It’s useful to be aware of conventions of size-specificity in type design, though some typefaces can handle both text and display settings.

Check out examples of superfamilies and optical sizes on Fonts In Use.

Freight Sans (Joshua Darden) has six weights at three widths.

A range of weights and widths

Text typefaces usually include at least four styles: regular, bold, regular italic, and bold italic. Larger type families can have a spectrum of weights as well as condensed and expanded widths. The styles share an underlying structure, creating contrast within a narrow range.

Search tool on Indian Type Foundry’s website

Language support

Typefaces support specific languages. You can check a typeface’s language support on the designer’s site or on a retailer like MyFonts. Many popular Latin-based typefaces will support Western and Central European languages. Here are a few foundries supporting non-Latin scripts: CommercialDalton MaagGoogle FontsHoefler & Co.Indian Type FoundryType.todayTypothequeTypotheque Arabic, and Rosetta.

Abril Text and Display (Veronika Burian, José Scaglione)

Font features

Numerals for text and display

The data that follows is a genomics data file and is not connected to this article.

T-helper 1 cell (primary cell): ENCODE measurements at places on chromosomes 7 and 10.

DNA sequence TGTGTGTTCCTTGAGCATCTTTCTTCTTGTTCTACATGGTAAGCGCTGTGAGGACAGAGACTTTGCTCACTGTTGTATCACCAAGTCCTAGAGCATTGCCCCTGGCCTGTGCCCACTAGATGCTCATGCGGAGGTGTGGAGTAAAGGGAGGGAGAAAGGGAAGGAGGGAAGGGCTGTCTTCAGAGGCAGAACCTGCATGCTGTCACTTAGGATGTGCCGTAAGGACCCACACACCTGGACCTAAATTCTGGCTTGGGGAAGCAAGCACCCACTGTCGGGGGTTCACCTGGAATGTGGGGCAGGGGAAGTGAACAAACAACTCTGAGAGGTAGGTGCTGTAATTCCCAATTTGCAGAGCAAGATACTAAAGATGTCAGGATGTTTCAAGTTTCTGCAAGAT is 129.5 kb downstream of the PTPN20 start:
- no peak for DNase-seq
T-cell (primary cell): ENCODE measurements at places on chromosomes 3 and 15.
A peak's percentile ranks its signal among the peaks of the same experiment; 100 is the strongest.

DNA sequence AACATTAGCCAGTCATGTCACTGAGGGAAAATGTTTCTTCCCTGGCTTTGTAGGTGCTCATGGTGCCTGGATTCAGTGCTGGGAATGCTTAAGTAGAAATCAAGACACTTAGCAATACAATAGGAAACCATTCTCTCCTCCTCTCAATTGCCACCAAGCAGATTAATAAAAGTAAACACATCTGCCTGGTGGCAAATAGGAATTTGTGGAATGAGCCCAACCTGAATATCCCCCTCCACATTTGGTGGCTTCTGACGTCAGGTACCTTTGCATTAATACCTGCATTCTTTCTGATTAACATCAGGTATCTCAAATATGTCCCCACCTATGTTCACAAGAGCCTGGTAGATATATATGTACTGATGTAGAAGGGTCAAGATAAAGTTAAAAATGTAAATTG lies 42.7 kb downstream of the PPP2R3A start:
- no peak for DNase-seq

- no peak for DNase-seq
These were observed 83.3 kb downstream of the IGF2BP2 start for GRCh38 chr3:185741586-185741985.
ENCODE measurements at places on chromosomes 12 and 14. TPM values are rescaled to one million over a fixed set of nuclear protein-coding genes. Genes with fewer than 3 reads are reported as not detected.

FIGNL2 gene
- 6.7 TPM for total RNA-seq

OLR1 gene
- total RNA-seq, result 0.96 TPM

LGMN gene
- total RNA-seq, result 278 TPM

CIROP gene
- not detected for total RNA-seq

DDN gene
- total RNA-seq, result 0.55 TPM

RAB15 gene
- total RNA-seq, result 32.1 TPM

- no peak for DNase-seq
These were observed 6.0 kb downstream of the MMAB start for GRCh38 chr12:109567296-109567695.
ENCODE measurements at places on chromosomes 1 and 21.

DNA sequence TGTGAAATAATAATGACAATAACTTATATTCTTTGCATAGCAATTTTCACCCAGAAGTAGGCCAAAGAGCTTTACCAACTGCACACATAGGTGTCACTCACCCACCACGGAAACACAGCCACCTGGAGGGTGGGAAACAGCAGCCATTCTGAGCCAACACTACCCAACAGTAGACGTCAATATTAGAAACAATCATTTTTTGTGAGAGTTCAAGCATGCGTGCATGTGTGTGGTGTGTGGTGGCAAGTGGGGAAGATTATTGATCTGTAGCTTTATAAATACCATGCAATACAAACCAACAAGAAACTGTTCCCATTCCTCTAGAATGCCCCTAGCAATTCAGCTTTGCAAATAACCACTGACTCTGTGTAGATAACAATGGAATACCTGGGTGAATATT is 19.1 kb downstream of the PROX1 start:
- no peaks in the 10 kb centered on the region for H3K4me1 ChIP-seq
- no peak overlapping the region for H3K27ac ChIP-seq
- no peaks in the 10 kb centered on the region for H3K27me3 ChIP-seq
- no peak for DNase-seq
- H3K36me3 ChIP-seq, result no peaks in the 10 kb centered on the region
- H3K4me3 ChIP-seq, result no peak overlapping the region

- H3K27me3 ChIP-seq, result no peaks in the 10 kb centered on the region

Numerals (or “figures”) come in different styles. Oldstyle figures blend into body copy because they ascend above the x-height and descend below the baseline, mimicking lowercase letters. Lining figures are the height of capital letters, so they work best for headings, buttons, and lists. Often, the default numerals in a typeface will be either oldstyle or lining, and alternate styles can be enabled using the CSS property “font-feature-settings.” Here are more features you can access using CSS:

Tablet Gothic (Veronika Burian, José Scaglione)

Tabular figures are numerals with uniform widths, which are handy for infographics and tables.

Giorgio Sans (Christian Schwartz)

Stacked fractions can be used in infographics, recipes, and tables.

Source Sans (Paul Hunt)

Typeface stylistic example with swashes enabled Bookmania (Mark Simonson)

Reid Hitt

Associate Design Director